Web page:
Blogs and Newsletters can be the new Design Portfolios

Collection of thoughts on whether designers should write, how to let the world know about new posts and why to consider starting a newsletter.

Blogs and Newsletters can be the new Design Portfolios

Collection of thoughts on whether designers should write, how to let the world know about new posts and why to consider starting a newsletter.

As a hiring manager, I was reviewing designer portfolios regularly. Behance and Dribbble are popular choices to showcase a designer's work. Some use more advanced website builders like Squarespace, Webflow, or Semplice. There are even those unicorns who share Notion docs, Figma prototype links, Miro boards. In all these, there is great and not-so-great work shown, regardless of the platform.


What I am looking for in my recruitment hunt are good stories and case studies. For me, a good case study is going beyond the "what was my role in the project" and photos of sticky notes or images of the perfect double diamonds. A good case study shares the story of something specific, something that shows what learning emerged during the project. This is a rare treasure to find.

It is important to see screens and flows from a designer, which shows the attention to detail in visual and interaction design. For me, it is critical to get to know how the designer thinks, what makes the person excited, where one's passion lies. For that, I love reading designer blogs.

Portfolios often include case studies, with rigid structures to list the person's role, responsibilities, timeline, process, goals of the project. My problem with these studies is the distance from reality. These aspects of a project are not dependent only on the designer therefore it can only assess the org where the person works. So rather than documenting projects and listing goals, designers begin writing about concepts, ideas about technology, psychology, tools, practices.

Designer blogs are rare to find while still there are many well-articulated designers, with super interesting stories to share. These stories often surfaced on Design Team blogs and on online publications not on personal sites. I listed some of my favorite sources at the end of this post.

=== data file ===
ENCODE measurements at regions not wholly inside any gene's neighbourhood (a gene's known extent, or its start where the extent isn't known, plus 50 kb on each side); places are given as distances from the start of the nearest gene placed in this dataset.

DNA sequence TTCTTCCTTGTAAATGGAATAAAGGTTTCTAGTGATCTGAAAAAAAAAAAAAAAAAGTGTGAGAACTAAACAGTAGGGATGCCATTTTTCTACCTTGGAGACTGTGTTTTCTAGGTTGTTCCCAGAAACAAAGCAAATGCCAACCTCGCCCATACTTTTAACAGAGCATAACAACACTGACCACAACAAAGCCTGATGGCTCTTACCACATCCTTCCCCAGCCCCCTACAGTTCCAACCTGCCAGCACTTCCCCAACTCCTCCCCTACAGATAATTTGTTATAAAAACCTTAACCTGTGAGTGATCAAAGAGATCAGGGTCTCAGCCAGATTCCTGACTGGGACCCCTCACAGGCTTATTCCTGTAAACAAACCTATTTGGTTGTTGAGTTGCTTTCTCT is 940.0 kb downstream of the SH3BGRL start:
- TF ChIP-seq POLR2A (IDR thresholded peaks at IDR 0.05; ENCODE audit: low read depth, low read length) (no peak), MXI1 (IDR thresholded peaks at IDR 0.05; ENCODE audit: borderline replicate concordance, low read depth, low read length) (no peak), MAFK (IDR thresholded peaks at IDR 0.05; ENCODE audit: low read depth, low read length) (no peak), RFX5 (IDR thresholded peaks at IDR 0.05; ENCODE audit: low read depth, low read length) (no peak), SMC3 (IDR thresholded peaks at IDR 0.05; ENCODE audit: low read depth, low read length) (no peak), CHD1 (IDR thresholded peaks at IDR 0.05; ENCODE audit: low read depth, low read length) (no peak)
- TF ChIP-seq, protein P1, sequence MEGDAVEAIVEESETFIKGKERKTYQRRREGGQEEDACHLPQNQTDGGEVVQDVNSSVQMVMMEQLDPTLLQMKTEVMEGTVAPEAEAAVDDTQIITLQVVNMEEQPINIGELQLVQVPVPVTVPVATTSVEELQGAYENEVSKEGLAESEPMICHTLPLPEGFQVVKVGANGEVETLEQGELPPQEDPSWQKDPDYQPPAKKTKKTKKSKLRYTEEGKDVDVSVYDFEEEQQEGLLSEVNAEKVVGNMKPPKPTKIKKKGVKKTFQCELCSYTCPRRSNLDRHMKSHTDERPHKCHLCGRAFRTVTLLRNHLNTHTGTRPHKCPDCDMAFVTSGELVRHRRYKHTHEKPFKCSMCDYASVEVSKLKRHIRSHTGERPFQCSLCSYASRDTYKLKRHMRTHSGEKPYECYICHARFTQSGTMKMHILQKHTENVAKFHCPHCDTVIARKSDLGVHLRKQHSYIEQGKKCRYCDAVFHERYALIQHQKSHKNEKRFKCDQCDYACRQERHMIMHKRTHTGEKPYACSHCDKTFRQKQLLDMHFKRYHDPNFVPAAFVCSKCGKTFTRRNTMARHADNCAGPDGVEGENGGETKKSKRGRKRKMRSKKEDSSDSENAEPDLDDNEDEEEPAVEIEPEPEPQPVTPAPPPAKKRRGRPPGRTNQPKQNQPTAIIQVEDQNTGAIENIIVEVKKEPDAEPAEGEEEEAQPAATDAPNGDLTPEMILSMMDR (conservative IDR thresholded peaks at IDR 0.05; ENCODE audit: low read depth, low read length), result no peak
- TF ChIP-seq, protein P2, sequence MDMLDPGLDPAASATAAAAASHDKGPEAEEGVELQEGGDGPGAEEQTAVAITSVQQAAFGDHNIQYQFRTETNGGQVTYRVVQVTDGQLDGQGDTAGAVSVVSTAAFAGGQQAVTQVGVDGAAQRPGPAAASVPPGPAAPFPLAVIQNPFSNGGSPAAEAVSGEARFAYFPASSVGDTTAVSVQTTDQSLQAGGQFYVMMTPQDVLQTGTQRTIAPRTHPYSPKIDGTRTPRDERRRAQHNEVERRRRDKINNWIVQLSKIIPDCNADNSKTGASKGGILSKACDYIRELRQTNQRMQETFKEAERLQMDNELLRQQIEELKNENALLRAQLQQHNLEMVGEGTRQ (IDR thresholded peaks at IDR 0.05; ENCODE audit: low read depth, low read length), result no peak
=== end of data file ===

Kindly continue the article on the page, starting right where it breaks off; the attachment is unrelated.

Should designers (code) write?

But why should a designer write? To whom? To a random hiring manager who will stumble upon my blog?

Similar to crafting code, writing is not meant for everyone but many enjoy and appreciate the process. For me, writing helps reflecting, structuring, and articulating my thoughts, and that's why I make time for it.

The Shining 1980 Stanley Kubrick

How to get started

There are well-known platforms to begin: WordPress, Medium, Ghost, Substack. These are coming with word processors with basic HTML text formatting and they are pushing new posts to dedicated RSS feeds. The basic formatting is beneficial for Reader views and RSS feeds are great not only for RSS readers but for search and news engines too.

Writing comes easy for some and for some it is a challenging craft, with rigorous rewriting. I recommend reading On Writing Well: The Classic Guide to Writing Nonfiction by William Zinsser. This book made me conscious about rewriting and the pursuit of finding clarity and eliminating clutter.

"Rewriting is the essence of writing."

William Zinsser, On Writing Well

How will the world know that I wrote something?

In recent years more and more design newsletters started. These newsletters are sharing daily or weekly emails with curated, recent, relevant links. Many newsletters are sponsored by design tools or companies with job openings and some do it for fun.

Recently blogs are transforming into newsletters because there is no other channel to notify your audience about new content. RSS readers' popularity declined after 2013 when Google Reader was closed. Feedly, NetNewsWire, Feedbin, or other readers are not going to cover similar wide audiences. So until we will not fixing the world wide web's information consumption, we are left with sending emails and tweeting about our new posts.

This is why Ghost, Substack, and Medium lets the audience subscribe to a creator and creators can send newsletters to their followers.

Tools for writing

Hemingway app - helps to improve the readability of the text by removing clutter, shorten sentences.

Grammarly - goes beyond grammar and guides stylistically too.

Design Team blogs to follow

Some design-led companies are dedicating resources to share high-quality stories regularly. These publications are great to keep your finger in the industry's pulse.

due to the lack of RSS feeds on the design team blogs, I use their Twitter accounts to get notified about their updates. Unfortunately, there is no RSS feeds for Twitter afaik, but there are tools like Feedly and Feedbin that lets you follow Twitter accounts next to RSS feeds

Designer Blogs to follow

I am still collecting good ones to subscribe for. please send me recommendations and I will add them to this list

Digital publications to follow

Design newsletters to subscribe for

Kong: Skull Island 2017 Jordan Vogt-Roberts